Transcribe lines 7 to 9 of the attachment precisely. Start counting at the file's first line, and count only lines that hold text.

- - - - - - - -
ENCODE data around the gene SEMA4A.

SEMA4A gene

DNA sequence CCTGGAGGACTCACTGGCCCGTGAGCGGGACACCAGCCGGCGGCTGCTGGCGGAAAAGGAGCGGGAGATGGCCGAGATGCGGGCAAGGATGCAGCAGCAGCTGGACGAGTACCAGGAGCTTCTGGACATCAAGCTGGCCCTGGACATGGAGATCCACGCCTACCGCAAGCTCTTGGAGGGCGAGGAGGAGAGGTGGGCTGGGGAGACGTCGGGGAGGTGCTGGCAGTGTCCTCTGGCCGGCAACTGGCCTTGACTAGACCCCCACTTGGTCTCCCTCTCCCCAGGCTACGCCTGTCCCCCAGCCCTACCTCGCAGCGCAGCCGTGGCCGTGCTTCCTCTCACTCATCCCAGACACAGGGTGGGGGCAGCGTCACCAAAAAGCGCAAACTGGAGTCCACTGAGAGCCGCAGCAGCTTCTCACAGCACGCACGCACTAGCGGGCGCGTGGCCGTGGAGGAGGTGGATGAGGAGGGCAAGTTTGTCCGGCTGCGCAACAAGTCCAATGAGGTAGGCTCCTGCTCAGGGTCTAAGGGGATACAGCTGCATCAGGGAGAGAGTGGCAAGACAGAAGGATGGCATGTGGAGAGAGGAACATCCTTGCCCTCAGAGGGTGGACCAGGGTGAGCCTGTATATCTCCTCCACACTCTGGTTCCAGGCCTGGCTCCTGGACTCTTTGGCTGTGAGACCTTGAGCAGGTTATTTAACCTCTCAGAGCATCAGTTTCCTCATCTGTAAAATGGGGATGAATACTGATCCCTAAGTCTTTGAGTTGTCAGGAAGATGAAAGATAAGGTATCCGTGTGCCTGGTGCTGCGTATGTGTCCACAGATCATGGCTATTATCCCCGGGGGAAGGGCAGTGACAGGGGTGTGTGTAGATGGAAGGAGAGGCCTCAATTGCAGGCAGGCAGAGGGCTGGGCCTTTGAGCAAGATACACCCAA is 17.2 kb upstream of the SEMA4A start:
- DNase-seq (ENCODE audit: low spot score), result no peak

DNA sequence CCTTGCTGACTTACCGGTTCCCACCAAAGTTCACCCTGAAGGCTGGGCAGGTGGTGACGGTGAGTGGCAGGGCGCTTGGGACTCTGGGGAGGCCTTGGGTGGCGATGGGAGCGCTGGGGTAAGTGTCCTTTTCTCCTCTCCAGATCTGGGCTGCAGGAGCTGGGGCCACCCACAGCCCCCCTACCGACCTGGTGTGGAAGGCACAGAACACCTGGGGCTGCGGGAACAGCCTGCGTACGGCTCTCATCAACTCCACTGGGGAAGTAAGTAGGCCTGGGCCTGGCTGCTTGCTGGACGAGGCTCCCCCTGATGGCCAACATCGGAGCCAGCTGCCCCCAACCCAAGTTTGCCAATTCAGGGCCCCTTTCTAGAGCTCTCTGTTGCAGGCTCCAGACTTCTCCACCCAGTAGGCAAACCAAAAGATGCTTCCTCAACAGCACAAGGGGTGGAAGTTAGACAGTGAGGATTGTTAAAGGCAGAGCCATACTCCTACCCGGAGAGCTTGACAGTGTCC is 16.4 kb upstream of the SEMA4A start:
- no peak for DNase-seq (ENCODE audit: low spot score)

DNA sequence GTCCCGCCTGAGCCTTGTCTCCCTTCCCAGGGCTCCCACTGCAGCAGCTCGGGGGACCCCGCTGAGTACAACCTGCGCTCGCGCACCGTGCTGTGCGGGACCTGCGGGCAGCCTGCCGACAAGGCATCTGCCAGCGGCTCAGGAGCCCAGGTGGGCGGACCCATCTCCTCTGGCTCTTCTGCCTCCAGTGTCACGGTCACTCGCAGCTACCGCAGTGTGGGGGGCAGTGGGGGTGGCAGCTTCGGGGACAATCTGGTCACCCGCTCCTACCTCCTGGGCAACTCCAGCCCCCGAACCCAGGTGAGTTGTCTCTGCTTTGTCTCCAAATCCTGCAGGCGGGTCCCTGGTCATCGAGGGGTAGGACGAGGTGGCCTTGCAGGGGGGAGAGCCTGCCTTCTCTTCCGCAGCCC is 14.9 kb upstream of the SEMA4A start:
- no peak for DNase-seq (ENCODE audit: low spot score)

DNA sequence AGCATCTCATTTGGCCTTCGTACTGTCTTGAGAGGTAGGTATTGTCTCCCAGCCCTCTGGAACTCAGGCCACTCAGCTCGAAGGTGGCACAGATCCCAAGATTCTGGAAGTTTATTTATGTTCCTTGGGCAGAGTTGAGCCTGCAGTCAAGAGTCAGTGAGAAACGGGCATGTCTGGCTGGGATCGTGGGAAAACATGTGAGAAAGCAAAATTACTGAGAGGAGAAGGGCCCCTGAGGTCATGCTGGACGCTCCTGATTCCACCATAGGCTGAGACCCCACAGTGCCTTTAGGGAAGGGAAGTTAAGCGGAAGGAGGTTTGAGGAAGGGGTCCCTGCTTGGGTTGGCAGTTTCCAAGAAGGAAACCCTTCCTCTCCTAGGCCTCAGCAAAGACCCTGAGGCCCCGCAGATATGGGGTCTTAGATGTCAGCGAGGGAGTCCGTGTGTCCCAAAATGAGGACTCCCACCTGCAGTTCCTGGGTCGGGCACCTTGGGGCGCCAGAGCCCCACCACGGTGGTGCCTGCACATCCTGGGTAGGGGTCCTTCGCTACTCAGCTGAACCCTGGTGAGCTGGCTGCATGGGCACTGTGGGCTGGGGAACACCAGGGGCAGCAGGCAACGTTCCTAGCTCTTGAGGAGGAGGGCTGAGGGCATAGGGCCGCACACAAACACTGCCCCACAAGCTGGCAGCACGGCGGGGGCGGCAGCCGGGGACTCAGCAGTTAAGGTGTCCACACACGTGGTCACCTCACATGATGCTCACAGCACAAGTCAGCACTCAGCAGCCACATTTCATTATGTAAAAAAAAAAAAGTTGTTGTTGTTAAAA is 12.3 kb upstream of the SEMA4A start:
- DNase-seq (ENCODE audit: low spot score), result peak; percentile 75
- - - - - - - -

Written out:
DNA sequence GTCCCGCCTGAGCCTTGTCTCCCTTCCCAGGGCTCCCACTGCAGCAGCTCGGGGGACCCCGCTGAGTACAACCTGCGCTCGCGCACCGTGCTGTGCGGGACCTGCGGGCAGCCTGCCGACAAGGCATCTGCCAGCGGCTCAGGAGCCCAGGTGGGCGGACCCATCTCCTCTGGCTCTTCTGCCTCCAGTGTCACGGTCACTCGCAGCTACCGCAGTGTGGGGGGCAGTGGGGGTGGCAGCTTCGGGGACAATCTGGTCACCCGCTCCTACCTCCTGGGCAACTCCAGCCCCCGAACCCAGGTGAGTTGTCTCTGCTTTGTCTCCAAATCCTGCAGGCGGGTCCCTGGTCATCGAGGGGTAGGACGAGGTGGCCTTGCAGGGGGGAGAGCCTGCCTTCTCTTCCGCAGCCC is 14.9 kb upstream of the SEMA4A start:
- no peak for DNase-seq (ENCODE audit: low spot score)

DNA sequence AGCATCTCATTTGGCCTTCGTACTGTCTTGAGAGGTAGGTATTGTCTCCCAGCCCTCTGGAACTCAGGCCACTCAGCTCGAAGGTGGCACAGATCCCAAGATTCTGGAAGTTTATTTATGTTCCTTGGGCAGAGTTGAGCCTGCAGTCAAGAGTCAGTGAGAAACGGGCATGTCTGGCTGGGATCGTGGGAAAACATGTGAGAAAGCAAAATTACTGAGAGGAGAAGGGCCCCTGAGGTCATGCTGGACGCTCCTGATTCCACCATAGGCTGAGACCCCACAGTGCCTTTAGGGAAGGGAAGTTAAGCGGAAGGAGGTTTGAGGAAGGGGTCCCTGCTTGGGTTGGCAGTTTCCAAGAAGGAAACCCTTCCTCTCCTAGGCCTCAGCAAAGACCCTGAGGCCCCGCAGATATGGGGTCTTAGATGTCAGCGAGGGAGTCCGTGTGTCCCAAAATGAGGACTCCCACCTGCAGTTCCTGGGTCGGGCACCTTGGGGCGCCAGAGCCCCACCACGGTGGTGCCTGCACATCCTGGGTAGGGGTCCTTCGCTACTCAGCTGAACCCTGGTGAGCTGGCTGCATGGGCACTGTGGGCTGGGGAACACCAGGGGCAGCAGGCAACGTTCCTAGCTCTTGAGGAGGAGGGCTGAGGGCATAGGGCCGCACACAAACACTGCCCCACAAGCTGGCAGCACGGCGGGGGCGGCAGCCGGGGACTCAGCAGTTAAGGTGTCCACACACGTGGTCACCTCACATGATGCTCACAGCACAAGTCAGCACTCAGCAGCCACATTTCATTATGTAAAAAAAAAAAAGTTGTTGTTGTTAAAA is 12.3 kb upstream of the SEMA4A start: